Also Known As:  17-OHP, 17-OH Progesterone, 17α-Hydroxyprogesterone , 17αOHP, HOP

17α-Hydroxyprogesterone is an endogenous progestogen steroid hormone related to progesterone. It is also a chemical intermediate in the biosynthesis of many other endogenous steroids, including androgens, estrogens, glucocorticoids, and mineralocorticoids, as well as neurosteroids.


This hormone is produced by the adrenal glands. These are two small glands. One is at the top of each kidney. Together with special enzymes or proteins, progesterone 17-OH is converted into a hormone called cortisol. Cortisol is constantly released in varying amounts, but high levels are released at times of physical or emotional stress. Cortisol is also important for regulating metabolism and the immune system.

Why Test Performed :

The 17-OH progesterone test is important for all newborn babies. However, the test should also be considered for anyone who develops symptoms of CAH later in life.

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When To Get Tested?

As part of a routine newborn test when a baby’s sex is not obvious (ambiguous genitals); when a woman has increased facial and body hair growth (hirsutism) or other symptoms that could be related to elevated male sex hormones; when a child has premature sexual development; periodically to control the treatment of CAH.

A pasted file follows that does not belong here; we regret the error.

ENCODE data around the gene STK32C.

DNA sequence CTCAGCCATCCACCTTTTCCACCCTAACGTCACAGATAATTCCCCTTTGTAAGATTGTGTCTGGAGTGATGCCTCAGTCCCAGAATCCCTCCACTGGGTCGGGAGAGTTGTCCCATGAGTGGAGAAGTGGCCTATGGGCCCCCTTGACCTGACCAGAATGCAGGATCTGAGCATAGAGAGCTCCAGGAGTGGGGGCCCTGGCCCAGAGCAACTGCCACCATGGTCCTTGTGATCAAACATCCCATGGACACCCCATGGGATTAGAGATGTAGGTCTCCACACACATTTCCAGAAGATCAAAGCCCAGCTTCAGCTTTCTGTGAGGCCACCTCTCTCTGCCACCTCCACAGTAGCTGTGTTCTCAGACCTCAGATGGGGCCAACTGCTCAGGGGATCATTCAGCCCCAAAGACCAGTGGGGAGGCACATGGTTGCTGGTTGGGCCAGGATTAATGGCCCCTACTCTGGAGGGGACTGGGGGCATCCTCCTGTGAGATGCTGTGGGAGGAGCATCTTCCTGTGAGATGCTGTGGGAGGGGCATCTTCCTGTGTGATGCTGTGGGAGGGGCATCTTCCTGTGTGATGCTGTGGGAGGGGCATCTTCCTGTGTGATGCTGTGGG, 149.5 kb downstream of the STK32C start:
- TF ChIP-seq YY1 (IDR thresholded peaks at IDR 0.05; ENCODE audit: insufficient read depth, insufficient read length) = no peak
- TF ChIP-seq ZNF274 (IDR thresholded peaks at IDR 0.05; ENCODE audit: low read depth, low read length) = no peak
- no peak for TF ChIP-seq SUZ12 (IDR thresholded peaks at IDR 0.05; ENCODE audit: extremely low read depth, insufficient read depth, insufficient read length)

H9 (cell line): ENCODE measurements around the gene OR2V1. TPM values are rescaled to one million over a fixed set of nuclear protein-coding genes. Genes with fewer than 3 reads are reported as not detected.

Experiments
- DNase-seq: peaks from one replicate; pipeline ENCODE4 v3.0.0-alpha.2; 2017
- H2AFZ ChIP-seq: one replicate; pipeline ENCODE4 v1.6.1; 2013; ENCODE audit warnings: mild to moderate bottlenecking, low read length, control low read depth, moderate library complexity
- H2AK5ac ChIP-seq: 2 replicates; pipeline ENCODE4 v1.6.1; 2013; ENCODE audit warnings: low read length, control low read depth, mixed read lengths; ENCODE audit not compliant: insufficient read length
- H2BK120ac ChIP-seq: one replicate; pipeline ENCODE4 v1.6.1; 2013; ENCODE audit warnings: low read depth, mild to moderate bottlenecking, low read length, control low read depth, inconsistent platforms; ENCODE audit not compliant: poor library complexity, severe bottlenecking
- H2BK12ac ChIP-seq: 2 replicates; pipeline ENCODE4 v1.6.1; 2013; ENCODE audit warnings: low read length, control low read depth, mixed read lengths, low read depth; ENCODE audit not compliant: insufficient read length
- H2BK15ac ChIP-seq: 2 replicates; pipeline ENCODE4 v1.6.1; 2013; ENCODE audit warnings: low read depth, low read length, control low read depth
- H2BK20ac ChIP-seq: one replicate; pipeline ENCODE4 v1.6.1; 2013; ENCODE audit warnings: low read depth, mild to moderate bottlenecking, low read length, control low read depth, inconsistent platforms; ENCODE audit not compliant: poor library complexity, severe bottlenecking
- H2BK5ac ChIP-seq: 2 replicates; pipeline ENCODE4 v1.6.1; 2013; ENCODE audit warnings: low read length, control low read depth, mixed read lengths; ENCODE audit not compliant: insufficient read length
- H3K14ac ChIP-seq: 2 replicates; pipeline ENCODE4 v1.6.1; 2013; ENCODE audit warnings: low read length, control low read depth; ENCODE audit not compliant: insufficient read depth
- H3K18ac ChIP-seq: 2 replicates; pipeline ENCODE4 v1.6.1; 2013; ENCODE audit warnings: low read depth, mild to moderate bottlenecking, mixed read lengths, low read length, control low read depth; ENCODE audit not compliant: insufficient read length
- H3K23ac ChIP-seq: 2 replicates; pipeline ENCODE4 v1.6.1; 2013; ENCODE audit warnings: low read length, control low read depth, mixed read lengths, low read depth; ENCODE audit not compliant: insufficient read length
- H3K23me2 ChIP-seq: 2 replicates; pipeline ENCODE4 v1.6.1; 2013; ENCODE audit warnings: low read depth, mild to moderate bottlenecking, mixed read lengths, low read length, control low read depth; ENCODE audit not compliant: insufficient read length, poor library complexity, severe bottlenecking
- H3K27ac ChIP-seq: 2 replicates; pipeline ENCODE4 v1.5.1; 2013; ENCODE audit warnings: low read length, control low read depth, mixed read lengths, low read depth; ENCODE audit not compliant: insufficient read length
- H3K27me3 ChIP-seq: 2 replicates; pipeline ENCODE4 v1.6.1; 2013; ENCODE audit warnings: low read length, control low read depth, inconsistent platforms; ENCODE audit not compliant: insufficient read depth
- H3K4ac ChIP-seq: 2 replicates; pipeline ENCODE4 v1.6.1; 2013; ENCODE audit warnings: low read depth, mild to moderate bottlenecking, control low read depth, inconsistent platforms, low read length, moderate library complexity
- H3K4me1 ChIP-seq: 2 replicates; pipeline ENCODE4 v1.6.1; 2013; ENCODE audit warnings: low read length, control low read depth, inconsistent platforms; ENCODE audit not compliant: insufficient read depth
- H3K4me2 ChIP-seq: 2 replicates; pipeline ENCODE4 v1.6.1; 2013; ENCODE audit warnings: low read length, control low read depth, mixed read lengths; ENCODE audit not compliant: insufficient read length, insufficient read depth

Sample Required:

The specimen type is serum. Acceptable containers are lavender- (EDTA), pink- (K2EDTA), or green-topped (sodium or lithium heparin) tubes.

Sample Stability :

  • 48 hours at 16°C to 25°C.
  • 1 Week at 2°C to 8°C.
  • 6Months to 1 Year at -5°C to 0°C.

Test Prepration:

No Need any Prepration for This Test.

Normal Range :

  • Cord blood: 1000-3000 ng/dL
  • Newborns: < 630 ng/dL (> 630 ng/dL may be seen in preterm infants, but > 1000 ng/dL is uncommon)
  • Prepubertal males: < 110 ng/dL
  • Adult males: < 220 ng/dL
  • Prepubertal females: < 100 ng/dL
  • Follicular (in females): < 80 ng/dL
  • Luteal (in females): < 285 ng/dL
  • Postmenopausal females: < 51 ng/dL

Possible References Used

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